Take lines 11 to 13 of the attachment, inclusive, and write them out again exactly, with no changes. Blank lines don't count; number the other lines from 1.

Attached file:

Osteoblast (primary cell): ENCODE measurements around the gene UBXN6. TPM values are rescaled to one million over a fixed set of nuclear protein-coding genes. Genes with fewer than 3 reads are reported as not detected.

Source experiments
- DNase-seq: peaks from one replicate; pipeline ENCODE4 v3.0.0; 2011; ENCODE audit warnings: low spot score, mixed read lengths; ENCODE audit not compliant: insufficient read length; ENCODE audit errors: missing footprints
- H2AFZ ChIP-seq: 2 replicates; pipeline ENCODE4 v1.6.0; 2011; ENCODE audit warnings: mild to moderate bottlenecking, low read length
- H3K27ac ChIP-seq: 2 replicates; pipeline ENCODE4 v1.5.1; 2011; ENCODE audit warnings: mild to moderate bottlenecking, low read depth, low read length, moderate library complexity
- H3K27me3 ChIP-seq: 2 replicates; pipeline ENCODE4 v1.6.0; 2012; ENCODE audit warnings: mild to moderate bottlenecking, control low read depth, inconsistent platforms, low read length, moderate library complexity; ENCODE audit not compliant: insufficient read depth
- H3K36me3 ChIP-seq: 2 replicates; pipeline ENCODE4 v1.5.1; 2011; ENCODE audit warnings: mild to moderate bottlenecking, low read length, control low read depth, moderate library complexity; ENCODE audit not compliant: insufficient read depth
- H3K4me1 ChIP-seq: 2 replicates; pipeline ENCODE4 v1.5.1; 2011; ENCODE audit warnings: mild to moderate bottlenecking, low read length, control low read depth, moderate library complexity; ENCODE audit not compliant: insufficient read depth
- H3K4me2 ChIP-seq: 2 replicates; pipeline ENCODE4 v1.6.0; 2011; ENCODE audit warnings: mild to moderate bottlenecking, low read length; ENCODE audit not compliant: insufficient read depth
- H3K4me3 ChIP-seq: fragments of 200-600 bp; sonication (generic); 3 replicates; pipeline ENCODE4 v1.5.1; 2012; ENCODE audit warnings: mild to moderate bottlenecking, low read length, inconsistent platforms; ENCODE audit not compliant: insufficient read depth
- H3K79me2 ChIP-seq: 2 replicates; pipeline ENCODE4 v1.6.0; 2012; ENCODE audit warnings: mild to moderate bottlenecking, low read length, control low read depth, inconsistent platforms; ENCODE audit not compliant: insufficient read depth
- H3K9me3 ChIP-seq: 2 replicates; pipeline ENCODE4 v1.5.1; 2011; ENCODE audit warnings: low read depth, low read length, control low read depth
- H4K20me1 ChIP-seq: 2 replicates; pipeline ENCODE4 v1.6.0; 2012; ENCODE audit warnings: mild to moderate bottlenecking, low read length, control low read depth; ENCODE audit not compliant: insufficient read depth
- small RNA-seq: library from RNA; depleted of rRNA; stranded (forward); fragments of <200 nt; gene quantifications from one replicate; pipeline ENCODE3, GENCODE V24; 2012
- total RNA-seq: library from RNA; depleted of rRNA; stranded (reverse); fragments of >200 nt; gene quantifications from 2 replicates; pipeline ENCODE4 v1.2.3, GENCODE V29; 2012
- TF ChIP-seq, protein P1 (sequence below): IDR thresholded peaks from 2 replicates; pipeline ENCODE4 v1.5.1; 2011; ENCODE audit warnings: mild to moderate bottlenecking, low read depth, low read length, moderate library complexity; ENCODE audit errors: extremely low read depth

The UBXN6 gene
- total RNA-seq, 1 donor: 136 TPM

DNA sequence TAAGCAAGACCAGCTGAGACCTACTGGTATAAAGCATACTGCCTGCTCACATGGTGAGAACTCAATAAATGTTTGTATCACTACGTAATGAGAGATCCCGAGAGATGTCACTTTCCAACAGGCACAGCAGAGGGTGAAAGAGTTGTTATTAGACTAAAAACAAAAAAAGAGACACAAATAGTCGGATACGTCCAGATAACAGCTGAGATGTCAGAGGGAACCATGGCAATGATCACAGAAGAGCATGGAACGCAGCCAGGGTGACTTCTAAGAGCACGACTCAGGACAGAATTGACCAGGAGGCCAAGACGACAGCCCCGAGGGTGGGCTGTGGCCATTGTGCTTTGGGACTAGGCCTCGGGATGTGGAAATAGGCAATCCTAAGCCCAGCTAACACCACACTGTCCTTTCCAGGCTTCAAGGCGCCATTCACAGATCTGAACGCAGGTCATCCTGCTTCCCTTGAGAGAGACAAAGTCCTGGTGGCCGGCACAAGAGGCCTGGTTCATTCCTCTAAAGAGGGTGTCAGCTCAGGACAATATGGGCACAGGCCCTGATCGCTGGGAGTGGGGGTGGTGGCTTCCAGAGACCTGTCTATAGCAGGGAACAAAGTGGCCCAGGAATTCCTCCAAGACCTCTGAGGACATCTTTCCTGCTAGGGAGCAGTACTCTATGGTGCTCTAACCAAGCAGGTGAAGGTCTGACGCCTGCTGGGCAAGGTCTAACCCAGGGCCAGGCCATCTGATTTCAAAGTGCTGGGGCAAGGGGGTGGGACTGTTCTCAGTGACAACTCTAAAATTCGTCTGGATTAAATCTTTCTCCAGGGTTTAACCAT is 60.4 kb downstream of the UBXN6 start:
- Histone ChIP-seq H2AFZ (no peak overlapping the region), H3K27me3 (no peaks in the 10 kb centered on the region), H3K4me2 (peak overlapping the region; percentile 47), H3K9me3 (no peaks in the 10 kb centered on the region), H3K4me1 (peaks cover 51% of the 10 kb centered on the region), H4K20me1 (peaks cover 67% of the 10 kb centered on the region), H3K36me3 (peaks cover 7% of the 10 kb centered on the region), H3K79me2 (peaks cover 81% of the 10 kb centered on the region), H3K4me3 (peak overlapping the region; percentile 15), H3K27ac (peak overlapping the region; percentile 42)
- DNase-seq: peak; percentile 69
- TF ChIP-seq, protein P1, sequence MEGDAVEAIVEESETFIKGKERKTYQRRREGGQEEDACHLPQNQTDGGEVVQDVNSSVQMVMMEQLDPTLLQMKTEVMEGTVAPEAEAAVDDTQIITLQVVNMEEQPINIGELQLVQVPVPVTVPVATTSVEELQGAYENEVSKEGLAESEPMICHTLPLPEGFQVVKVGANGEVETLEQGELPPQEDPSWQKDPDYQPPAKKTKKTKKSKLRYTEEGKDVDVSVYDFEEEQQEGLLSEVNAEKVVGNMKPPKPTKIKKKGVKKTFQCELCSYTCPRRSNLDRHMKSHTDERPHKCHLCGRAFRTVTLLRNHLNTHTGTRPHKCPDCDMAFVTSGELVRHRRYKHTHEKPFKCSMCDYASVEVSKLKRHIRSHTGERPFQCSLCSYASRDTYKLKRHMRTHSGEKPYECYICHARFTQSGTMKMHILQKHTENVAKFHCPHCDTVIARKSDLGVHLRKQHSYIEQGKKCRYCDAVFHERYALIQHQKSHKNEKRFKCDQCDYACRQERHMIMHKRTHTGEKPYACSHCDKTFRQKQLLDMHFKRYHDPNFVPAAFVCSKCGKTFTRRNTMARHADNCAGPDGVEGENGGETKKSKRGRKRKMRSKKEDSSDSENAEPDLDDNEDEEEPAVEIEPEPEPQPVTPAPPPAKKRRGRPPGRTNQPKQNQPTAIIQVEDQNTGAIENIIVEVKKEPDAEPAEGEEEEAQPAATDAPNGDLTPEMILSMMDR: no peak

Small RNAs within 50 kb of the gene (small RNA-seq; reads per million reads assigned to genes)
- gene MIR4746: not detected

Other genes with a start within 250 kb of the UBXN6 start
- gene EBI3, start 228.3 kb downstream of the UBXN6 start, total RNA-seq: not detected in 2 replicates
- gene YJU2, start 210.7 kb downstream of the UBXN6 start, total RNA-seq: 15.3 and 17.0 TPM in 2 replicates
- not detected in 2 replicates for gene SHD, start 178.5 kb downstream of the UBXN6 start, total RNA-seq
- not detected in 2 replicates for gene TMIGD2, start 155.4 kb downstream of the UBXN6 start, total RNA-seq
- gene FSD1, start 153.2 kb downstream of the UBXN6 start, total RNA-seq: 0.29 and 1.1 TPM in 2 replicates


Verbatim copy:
- H3K79me2 ChIP-seq: 2 replicates; pipeline ENCODE4 v1.6.0; 2012; ENCODE audit warnings: mild to moderate bottlenecking, low read length, control low read depth, inconsistent platforms; ENCODE audit not compliant: insufficient read depth
- H3K9me3 ChIP-seq: 2 replicates; pipeline ENCODE4 v1.5.1; 2011; ENCODE audit warnings: low read depth, low read length, control low read depth
- H4K20me1 ChIP-seq: 2 replicates; pipeline ENCODE4 v1.6.0; 2012; ENCODE audit warnings: mild to moderate bottlenecking, low read length, control low read depth; ENCODE audit not compliant: insufficient read depth